I looked up this phrase, ‘to bend over backward’ on several websites today. The general meaning is consistent – expending effort to make sure something happens or more particularly to expend effort to help someone else accomplish something. In every case, there was a sense of effort, sometimes, great effort.
And I get that – I’m not great at backbends. Never have been. I’ve never been particularly flexible. Plus true backbends take a fair amount of strength in your arms to support you and in your core if you actually bend over backward from a standing posture. Generally, all the messages to me pre-yoga classes kept me from looking forward to backbends. However, there’s good news, there are, in fact, many types and levels of backbends so we can all gain the benefits of backbends. And there truly are benefits.
Backbends, of all kinds, help us breathe more deeply which gets more oxygen flowing which leads to more energy. They are a way to counteract the hunched over postures the come from peering at a computer screen or worse looking down at a small phone or tablet. Backbends bring “vitality and lightness to your body and mind”* something, I suspect we can all use a bit more of these days.
Try it for yourself. In today’s meditation, I’ll walk through a backbend you can do seated in your chair. It’s a simple way to create both physical and mental energy for yourself which then helps with our emotional energy.
I eventually learned to do a backbend – over an exercise ball. This method allows you to bend over and be fully supported and it feels wonderful. You need enough core strength to keep yourself from being rolled off the ball which can take a bit of practice. But beyond that, it’s a wonderful way to gain the benefits of a full stretch of the front of your body, something that really doesn’t happen any other way.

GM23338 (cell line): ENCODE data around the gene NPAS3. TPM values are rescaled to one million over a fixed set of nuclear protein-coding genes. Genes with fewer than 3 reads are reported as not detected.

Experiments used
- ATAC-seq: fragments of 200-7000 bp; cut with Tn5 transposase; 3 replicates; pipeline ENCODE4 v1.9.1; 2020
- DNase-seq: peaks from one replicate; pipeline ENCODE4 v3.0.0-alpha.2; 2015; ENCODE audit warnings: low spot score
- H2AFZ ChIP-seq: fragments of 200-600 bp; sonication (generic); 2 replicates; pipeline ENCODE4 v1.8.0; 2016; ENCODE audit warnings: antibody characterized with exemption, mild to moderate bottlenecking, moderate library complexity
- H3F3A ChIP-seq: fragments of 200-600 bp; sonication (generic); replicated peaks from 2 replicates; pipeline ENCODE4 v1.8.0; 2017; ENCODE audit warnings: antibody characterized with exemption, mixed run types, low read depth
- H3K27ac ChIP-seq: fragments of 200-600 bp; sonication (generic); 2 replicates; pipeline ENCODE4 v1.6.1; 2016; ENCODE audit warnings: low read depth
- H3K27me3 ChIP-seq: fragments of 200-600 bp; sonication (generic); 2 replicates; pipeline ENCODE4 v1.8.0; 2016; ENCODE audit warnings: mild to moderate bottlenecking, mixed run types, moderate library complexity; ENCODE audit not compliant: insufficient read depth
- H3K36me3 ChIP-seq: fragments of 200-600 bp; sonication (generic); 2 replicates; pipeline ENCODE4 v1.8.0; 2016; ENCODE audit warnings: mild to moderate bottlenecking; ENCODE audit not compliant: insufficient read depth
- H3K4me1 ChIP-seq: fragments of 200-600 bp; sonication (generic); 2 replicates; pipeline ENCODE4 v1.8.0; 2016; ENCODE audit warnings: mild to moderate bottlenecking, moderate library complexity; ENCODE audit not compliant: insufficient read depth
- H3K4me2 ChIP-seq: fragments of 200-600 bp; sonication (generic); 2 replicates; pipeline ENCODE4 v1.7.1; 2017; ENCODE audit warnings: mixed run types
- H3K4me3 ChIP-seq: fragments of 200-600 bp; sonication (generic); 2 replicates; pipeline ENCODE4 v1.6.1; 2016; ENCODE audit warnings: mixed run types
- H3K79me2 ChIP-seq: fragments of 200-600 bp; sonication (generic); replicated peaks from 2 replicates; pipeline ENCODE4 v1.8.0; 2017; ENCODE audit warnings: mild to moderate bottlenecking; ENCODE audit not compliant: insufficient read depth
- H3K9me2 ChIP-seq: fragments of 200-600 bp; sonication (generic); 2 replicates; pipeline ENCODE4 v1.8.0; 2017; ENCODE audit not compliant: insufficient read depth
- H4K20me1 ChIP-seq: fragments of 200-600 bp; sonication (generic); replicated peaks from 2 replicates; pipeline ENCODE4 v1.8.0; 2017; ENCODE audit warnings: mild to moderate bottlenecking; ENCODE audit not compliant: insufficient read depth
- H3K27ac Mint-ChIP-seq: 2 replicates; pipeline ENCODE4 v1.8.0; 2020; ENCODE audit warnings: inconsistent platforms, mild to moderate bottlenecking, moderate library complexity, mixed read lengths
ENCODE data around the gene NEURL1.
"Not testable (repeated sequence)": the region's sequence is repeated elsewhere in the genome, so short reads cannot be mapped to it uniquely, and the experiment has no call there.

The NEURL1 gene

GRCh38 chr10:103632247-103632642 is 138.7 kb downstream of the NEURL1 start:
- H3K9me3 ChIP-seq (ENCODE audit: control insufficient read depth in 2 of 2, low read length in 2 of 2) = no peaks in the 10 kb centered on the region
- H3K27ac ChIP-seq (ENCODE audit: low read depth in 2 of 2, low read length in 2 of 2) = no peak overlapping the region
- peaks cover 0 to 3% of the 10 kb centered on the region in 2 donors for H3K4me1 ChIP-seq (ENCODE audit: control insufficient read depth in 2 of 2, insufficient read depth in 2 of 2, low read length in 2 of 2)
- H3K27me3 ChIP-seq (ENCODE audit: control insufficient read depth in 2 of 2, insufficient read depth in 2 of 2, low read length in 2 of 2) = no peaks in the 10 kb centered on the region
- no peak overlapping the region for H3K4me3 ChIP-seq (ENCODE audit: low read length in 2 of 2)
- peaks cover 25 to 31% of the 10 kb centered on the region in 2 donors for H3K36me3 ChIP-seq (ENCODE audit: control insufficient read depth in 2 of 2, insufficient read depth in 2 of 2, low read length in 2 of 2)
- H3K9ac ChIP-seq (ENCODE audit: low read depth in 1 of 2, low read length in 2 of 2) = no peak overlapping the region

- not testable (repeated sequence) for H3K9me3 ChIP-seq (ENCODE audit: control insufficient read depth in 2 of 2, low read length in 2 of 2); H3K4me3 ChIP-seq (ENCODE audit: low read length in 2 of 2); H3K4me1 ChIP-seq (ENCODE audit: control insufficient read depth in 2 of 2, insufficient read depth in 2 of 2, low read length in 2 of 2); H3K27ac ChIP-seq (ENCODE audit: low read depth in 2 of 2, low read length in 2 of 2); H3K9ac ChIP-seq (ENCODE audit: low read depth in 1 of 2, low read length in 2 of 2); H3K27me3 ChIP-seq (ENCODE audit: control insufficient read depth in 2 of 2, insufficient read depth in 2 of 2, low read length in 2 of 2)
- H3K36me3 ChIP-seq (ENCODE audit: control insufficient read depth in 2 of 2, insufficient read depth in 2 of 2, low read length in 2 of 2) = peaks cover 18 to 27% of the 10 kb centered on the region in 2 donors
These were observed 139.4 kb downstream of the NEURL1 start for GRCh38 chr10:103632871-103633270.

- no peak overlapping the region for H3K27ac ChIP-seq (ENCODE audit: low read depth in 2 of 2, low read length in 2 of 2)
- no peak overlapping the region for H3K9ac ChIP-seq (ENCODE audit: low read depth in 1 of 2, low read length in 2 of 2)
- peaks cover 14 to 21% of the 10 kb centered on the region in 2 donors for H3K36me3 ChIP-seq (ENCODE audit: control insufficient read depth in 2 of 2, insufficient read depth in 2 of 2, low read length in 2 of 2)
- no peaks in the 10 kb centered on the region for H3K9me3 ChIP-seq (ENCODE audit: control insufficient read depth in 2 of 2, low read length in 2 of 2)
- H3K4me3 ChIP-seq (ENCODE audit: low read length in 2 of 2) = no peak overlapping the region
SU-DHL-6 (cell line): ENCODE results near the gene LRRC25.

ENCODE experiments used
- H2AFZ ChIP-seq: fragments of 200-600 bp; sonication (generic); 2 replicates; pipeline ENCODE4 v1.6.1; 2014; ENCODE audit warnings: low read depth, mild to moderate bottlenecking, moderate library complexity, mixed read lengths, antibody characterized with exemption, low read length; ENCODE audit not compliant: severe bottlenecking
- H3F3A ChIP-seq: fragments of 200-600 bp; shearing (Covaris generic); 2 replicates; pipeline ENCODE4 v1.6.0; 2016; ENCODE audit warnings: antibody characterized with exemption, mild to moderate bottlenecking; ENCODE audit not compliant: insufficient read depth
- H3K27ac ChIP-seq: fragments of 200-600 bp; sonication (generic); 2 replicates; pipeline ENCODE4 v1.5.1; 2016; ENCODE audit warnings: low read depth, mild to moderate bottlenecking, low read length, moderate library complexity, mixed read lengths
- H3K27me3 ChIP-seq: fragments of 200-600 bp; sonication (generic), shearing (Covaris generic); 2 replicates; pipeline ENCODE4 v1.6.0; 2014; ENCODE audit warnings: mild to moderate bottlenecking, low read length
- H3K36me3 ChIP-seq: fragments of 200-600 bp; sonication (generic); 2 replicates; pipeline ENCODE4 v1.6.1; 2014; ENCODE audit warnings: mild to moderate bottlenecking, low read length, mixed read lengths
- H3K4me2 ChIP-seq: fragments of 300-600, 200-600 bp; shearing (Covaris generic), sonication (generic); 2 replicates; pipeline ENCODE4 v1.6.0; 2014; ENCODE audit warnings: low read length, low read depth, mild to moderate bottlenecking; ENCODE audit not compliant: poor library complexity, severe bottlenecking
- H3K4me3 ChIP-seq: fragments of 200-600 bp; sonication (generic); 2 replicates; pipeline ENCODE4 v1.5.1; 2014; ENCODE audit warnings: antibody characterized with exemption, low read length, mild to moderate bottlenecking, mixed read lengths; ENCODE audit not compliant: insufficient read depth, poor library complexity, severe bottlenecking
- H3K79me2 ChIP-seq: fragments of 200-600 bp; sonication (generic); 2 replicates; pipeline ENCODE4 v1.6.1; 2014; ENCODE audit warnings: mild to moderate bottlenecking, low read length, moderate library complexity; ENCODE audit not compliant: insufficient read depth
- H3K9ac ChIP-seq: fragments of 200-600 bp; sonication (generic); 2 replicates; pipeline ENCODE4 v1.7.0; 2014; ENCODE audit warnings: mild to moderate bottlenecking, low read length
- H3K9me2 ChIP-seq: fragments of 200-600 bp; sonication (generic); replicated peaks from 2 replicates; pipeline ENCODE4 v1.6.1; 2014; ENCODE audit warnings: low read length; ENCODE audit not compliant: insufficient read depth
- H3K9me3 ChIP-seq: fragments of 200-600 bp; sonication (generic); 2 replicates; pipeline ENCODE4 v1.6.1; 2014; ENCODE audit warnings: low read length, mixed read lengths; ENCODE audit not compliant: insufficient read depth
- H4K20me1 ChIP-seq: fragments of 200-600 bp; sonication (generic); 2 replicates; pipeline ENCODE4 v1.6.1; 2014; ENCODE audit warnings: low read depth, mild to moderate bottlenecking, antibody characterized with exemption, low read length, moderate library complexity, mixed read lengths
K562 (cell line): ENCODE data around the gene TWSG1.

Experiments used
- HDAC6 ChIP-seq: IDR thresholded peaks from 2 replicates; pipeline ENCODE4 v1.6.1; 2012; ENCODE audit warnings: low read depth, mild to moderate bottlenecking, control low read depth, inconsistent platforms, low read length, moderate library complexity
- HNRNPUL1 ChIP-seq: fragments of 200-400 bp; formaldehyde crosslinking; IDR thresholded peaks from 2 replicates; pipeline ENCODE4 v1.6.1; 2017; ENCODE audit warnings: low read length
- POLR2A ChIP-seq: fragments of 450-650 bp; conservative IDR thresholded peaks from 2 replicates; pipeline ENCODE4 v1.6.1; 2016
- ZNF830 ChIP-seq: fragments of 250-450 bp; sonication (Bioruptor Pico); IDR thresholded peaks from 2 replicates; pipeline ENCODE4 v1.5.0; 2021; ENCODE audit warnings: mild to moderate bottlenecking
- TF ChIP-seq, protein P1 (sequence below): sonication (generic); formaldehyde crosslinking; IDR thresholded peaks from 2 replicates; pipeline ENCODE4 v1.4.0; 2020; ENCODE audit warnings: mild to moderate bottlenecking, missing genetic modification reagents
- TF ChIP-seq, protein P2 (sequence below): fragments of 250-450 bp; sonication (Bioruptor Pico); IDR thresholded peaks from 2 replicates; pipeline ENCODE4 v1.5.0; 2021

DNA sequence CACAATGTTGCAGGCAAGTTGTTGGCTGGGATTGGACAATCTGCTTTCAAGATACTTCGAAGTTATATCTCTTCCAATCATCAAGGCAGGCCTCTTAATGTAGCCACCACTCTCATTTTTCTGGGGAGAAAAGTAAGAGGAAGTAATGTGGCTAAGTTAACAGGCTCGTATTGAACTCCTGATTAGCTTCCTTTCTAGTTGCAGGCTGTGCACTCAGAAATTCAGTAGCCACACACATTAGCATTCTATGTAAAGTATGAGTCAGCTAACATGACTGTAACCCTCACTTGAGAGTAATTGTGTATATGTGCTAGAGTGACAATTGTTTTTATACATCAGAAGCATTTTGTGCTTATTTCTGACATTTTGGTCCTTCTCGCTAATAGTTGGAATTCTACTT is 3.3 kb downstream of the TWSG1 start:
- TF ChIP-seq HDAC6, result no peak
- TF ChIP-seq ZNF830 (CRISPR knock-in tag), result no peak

I was in a gym doing a backbend over the exercise ball and when I came up, an older coach who worked mostly with men on boxing, said, “Well, it looks like you have the flexibility thing workin’. Gymnastics in your teens?” I laughed and said, “Nope. Yoga in my forties.” He grinned and said, “That’ll do.” And he’s right, that’ll do. Finding a way to try postures that you’ve always thought were beyond you, is another important part of the practice of yoga.
Let’s take all of this to the practice of leadership. Where are you bending over backward to help people? Is it a positive part of your leadership – compassion, care, and support? Or is it actually a habit of spending great effort to help others when they should be doing the work themselves?
Or for yourself – where are you telling yourself that you (or your organization) can’t do something? Take a moment to really think about it? Is it your fear of the unknown or are you afraid you don’t have the strength or your organization won’t have the flexibility to accomplish this challenge? Is this fear or lack of flexibility stopping you from doing good work? From letting the creative energy of your organization flow? How can you find support for yourself as you stretch yourself? How can you help others feel supported as they try something awkward and difficult?
Like me on the exercise ball, you might find a backbend – this new thing- is better than you ever imagined. Trying and accomplishing something new brings energy to you, your colleagues, and to your organizations.
Sparrowe. L & Walden, P. (2002). The Woman’s Book of Yoga and Health, Boston: Shambala.